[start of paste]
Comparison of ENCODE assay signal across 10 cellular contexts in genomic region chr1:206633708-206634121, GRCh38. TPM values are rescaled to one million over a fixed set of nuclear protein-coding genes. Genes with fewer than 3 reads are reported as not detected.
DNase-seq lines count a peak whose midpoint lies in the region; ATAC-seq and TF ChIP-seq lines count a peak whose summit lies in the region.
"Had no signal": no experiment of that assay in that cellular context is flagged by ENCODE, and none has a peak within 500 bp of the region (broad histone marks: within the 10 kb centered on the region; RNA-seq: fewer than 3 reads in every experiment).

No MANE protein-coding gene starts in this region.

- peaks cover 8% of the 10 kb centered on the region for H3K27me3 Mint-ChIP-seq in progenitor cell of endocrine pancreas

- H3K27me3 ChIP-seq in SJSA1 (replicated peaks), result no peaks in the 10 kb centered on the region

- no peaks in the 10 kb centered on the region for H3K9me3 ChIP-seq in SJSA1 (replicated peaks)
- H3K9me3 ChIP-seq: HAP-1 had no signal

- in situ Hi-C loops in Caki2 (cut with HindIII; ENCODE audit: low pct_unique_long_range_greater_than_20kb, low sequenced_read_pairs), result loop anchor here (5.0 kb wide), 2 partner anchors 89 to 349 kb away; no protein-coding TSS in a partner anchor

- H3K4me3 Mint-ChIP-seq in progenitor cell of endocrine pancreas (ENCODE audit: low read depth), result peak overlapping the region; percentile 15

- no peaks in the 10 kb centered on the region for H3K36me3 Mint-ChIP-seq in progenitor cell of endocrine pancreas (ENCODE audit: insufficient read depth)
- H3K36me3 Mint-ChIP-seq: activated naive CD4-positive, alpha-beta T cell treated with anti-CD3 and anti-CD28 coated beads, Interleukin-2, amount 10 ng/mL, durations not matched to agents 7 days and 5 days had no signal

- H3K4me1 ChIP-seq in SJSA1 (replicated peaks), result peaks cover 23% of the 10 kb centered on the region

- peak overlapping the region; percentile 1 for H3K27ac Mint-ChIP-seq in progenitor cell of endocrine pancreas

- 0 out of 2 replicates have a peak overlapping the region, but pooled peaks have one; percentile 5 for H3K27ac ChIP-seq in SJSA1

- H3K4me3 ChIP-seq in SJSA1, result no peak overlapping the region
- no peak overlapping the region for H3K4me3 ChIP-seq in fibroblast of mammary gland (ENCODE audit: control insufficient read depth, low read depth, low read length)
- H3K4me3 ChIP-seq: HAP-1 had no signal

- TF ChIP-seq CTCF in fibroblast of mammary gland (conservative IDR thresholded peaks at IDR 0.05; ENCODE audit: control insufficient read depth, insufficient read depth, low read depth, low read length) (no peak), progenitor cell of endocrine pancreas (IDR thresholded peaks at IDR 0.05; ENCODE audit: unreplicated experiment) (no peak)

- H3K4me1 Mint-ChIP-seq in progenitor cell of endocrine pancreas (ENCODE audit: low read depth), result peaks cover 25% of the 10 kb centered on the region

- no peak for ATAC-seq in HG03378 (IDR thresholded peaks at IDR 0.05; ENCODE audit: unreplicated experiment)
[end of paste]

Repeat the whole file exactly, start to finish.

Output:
Comparison of ENCODE assay signal across 10 cellular contexts in genomic region chr1:206633708-206634121, GRCh38. TPM values are rescaled to one million over a fixed set of nuclear protein-coding genes. Genes with fewer than 3 reads are reported as not detected.
DNase-seq lines count a peak whose midpoint lies in the region; ATAC-seq and TF ChIP-seq lines count a peak whose summit lies in the region.
"Had no signal": no experiment of that assay in that cellular context is flagged by ENCODE, and none has a peak within 500 bp of the region (broad histone marks: within the 10 kb centered on the region; RNA-seq: fewer than 3 reads in every experiment).

No MANE protein-coding gene starts in this region.

- peaks cover 8% of the 10 kb centered on the region for H3K27me3 Mint-ChIP-seq in progenitor cell of endocrine pancreas

- H3K27me3 ChIP-seq in SJSA1 (replicated peaks), result no peaks in the 10 kb centered on the region

- no peaks in the 10 kb centered on the region for H3K9me3 ChIP-seq in SJSA1 (replicated peaks)
- H3K9me3 ChIP-seq: HAP-1 had no signal

- in situ Hi-C loops in Caki2 (cut with HindIII; ENCODE audit: low pct_unique_long_range_greater_than_20kb, low sequenced_read_pairs), result loop anchor here (5.0 kb wide), 2 partner anchors 89 to 349 kb away; no protein-coding TSS in a partner anchor

- H3K4me3 Mint-ChIP-seq in progenitor cell of endocrine pancreas (ENCODE audit: low read depth), result peak overlapping the region; percentile 15

- no peaks in the 10 kb centered on the region for H3K36me3 Mint-ChIP-seq in progenitor cell of endocrine pancreas (ENCODE audit: insufficient read depth)
- H3K36me3 Mint-ChIP-seq: activated naive CD4-positive, alpha-beta T cell treated with anti-CD3 and anti-CD28 coated beads, Interleukin-2, amount 10 ng/mL, durations not matched to agents 7 days and 5 days had no signal

- H3K4me1 ChIP-seq in SJSA1 (replicated peaks), result peaks cover 23% of the 10 kb centered on the region

- peak overlapping the region; percentile 1 for H3K27ac Mint-ChIP-seq in progenitor cell of endocrine pancreas

- 0 out of 2 replicates have a peak overlapping the region, but pooled peaks have one; percentile 5 for H3K27ac ChIP-seq in SJSA1

- H3K4me3 ChIP-seq in SJSA1, result no peak overlapping the region
- no peak overlapping the region for H3K4me3 ChIP-seq in fibroblast of mammary gland (ENCODE audit: control insufficient read depth, low read depth, low read length)
- H3K4me3 ChIP-seq: HAP-1 had no signal

- TF ChIP-seq CTCF in fibroblast of mammary gland (conservative IDR thresholded peaks at IDR 0.05; ENCODE audit: control insufficient read depth, insufficient read depth, low read depth, low read length) (no peak), progenitor cell of endocrine pancreas (IDR thresholded peaks at IDR 0.05; ENCODE audit: unreplicated experiment) (no peak)

- H3K4me1 Mint-ChIP-seq in progenitor cell of endocrine pancreas (ENCODE audit: low read depth), result peaks cover 25% of the 10 kb centered on the region

- no peak for ATAC-seq in HG03378 (IDR thresholded peaks at IDR 0.05; ENCODE audit: unreplicated experiment)